How rare is rhodochrosite? An example is the Alma Rose, from the Sweet Home mine in Colorado, and the third member of Rhodochrosite Royalty. It can be seen on display in the Rice Northwest Gem and Mineral Museum in Hillsboro, Oregon.
I first saw it at the Tucson Show in 1994. It was mined by Bryan Lees of Collector’s Edge. The King is in the Denver Museum of Nature and Science courtesy of the Coors Family. The Alma Queen, after passing through several hands, is now in the Houston Museum.
A Superb Specimen
Unlike the King with its single large rhodochrosite crystal, the Alma Rose is blessed with a cluster of sharp three-inch rhombs of very fine color interlocked to form a grouping of crystals some six inches across.
Each rhodochrosite is individual and sharp enough so each can be enjoyed, yet the cluster is undamaged and positioned so it is a wonderful example of the rhombic form of this manganese carbonate.
As if the cluster of crystals is not enough, a single rhodochrosite rhomb of matching size and color sits nearby as if refusing to join the cluster. This single crystal simply adds to the overall beauty of the specimen.
The rock matrix is completely covered and hidden by bright small quartz crystals.
Among all the quartz crystals are small contrasting dark sulfide crystals and a scattering of small colorful fluorite cubes.
To add a finishing touch, the final solutions released a scattering of small crystallized fine pale yellow stibnite sprays which developed randomly on and around the rhodochrosite. These contrast with but do not detract from the overall beauty of the specimen.
Just how such a perfect undamaged specimen can be extracted from its rock prison without damage is strong evidence of how far we have progressed in specimen recovery these last decades.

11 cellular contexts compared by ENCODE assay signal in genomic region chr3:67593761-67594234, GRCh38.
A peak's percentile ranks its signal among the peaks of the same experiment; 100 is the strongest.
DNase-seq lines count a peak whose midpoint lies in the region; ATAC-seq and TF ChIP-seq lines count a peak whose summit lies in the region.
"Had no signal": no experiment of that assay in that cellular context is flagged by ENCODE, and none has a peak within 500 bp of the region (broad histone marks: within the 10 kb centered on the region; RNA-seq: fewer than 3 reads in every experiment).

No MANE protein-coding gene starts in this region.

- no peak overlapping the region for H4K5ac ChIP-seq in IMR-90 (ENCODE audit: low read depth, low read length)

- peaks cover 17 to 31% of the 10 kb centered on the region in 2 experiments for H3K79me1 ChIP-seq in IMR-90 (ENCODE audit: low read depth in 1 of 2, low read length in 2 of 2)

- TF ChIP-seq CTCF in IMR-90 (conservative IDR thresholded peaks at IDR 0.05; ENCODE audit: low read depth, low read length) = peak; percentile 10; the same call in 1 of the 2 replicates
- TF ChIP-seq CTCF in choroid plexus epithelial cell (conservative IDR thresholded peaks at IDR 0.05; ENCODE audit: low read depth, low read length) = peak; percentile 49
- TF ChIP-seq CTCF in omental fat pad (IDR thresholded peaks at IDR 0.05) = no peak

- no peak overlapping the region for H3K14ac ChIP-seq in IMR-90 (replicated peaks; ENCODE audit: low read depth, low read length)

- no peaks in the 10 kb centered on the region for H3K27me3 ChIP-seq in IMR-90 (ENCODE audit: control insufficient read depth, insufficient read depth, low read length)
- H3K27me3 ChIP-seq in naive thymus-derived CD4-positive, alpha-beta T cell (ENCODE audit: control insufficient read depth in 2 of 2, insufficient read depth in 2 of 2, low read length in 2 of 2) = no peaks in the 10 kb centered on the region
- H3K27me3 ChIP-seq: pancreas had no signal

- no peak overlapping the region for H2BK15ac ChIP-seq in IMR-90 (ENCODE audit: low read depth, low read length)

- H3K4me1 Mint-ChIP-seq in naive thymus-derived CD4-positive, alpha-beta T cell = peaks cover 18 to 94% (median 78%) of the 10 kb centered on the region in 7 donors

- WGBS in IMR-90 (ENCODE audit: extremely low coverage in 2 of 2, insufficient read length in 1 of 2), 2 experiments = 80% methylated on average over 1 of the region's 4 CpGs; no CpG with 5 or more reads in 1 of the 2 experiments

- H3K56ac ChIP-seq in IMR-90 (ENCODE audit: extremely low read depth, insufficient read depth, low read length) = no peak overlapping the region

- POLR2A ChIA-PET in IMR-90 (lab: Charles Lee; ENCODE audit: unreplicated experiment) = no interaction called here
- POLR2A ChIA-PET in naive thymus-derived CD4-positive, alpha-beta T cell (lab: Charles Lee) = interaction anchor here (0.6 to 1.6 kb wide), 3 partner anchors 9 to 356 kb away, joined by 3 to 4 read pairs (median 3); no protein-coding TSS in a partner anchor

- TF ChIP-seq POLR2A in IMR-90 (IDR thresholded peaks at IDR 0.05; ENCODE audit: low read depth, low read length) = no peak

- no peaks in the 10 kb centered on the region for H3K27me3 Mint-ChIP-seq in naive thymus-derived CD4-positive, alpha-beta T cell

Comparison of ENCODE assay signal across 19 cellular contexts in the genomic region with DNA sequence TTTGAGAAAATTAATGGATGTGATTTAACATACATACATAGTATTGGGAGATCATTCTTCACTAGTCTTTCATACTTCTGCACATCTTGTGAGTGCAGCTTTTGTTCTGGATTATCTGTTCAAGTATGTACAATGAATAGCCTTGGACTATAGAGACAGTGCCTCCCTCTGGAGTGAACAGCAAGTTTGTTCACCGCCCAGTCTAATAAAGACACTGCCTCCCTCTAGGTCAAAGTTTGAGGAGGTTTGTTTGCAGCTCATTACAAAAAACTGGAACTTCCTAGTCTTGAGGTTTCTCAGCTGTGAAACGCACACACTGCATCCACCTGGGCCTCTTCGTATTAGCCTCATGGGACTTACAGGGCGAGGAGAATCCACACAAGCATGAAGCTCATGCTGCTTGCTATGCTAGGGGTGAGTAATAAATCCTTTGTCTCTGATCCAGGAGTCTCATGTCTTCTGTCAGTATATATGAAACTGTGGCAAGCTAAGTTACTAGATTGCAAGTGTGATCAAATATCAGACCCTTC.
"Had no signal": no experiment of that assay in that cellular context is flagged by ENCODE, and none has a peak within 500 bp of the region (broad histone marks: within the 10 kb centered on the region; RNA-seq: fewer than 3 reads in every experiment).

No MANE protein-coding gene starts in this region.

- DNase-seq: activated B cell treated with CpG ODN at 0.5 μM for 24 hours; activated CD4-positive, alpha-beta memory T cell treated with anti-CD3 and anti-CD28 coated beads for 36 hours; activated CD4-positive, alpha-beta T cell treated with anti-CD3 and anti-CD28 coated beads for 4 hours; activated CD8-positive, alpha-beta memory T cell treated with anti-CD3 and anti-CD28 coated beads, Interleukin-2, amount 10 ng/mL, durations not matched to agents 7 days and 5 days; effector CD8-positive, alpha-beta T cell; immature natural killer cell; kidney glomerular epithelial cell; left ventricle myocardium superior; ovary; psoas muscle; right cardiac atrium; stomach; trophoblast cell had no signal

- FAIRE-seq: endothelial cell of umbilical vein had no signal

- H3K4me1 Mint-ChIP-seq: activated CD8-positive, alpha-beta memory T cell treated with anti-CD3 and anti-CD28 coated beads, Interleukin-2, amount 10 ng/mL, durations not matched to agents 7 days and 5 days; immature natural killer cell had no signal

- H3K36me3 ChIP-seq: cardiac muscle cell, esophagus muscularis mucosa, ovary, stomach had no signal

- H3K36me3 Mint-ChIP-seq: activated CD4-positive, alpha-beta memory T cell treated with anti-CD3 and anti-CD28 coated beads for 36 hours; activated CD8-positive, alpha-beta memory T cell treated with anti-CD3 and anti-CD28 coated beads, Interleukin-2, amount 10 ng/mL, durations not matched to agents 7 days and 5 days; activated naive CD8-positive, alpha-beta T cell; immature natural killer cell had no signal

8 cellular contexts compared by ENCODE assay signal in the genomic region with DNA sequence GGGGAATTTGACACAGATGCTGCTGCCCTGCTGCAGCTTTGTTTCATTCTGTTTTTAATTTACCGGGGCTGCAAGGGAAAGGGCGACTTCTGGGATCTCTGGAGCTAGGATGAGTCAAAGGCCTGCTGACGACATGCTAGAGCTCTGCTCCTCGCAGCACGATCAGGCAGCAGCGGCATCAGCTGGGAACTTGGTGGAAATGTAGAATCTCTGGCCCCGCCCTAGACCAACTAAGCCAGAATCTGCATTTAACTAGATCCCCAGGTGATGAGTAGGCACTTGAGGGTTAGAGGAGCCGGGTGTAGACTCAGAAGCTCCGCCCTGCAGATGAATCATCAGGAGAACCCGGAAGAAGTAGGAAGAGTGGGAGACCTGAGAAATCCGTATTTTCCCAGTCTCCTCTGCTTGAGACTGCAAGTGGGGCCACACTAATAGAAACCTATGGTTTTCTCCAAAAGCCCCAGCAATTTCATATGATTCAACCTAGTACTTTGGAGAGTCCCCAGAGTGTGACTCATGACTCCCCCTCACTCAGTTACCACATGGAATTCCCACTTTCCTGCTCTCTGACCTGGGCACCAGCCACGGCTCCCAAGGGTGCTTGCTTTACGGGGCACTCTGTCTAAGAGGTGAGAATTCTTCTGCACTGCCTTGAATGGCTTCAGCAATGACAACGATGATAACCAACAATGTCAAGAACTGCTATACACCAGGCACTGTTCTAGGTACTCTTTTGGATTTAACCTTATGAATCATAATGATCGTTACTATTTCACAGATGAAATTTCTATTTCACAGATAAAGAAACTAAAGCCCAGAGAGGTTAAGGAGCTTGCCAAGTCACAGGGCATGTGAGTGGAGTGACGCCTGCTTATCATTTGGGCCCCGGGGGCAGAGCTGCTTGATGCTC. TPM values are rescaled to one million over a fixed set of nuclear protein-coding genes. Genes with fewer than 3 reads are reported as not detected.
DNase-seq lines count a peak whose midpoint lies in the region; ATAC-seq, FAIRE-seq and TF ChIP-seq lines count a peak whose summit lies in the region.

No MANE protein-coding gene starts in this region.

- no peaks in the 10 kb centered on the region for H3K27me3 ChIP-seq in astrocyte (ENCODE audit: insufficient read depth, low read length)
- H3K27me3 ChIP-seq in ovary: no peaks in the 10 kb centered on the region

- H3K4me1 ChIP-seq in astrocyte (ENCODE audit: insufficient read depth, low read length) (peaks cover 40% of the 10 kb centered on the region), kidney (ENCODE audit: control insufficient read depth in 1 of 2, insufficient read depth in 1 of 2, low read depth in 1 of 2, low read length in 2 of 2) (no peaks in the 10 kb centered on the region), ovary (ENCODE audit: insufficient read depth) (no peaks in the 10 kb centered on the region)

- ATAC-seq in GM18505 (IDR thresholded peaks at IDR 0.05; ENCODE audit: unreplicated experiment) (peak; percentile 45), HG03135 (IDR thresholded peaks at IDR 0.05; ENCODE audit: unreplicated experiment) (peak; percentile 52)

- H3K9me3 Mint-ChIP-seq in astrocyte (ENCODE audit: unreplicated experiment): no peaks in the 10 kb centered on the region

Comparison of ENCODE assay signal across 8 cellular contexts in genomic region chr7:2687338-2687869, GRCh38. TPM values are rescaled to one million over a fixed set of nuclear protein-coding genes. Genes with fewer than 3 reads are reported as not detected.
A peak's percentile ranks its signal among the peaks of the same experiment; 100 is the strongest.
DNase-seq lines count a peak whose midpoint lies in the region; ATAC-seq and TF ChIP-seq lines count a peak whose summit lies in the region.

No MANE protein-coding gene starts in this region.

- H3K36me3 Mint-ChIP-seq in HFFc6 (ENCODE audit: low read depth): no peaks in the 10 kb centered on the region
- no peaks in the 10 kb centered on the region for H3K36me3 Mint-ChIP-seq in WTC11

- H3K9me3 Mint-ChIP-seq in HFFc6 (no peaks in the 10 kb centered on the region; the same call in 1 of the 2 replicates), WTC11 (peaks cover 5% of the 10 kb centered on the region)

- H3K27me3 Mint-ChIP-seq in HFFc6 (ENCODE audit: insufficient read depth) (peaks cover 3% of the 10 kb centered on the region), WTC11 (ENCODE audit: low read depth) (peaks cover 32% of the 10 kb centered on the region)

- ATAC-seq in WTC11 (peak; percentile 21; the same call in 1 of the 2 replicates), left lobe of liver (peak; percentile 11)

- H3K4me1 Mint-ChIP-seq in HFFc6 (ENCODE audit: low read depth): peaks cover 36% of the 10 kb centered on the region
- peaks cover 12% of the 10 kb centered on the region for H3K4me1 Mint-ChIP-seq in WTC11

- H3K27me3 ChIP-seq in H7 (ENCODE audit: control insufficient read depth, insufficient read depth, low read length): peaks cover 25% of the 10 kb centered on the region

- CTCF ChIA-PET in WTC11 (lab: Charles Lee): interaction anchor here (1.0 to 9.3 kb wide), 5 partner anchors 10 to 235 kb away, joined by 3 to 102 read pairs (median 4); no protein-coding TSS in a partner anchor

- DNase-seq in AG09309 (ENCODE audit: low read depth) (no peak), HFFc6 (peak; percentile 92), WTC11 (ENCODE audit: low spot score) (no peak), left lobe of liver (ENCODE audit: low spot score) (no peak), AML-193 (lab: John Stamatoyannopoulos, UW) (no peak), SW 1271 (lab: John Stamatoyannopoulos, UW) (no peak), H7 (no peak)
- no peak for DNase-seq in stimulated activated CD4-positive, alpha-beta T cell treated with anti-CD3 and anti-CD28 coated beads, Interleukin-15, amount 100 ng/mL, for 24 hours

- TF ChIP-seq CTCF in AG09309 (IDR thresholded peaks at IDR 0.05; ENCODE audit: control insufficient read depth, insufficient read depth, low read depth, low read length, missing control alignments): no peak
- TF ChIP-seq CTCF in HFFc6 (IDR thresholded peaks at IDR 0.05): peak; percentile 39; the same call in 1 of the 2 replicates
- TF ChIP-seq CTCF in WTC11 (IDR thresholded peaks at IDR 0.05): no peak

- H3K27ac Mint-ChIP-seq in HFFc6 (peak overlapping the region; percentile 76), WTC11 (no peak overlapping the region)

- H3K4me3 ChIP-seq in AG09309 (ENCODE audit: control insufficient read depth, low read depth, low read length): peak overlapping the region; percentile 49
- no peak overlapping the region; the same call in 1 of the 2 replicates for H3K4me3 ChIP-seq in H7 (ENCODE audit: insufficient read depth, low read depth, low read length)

As an early collector, my tools included hammers and chisels, pry bars, and wedges. If you found a fine specimen on the exposed side of a vein opening, the difficulty to extract an undamaged specimen was obvious.
Today, with modern tools, such removal of the Alma King and Alma Rose was accomplished without serious damage to any of the exposed crystals.
The Alma Rose was on a solid rock wall, one side of a crystallized vein.
Removing the Rose
To remove such a beauty undamaged, miners employed power drills, diamond saws and hydraulic wedges. Keep in mind any serious vibrations of the rock holding the crystals would be fatal since rhodochrosite has perfect cleavage and any stress might cause crystals to part. This is what happened to the Alma King before it was ever exposed.
It was very lucky to have dropped in the vein untouched.
For the Alma Rose, drilling had to start well away from the open vein, which was first covered to protect it. Holes were drilled all around the wall section encircling the open vein. These served as a guide for the diamond saws that cut deeply into the wall rock. Slowly, the cut openings could be wedged open and more cutting was done to get behind the vein.
Once the entire vein section had been undercut it was broken loose from the wall with its still intact crystals. It could be carefully removed and taken to the specimen preparation lab at Collector’s Edge where trimming excess rock was slowly done, reducing the specimen to a manageable size and weight. Further trimming and shaping were done until the surface was exposed and crystals could be seen in all their beauty. With proper cleaning and shaping the Alma Rose was ready to be displayed.
This story about how rare is rhodochrosite appeared in Rock & Gem magazine. Click here to subscribe. Story by Bob Jones.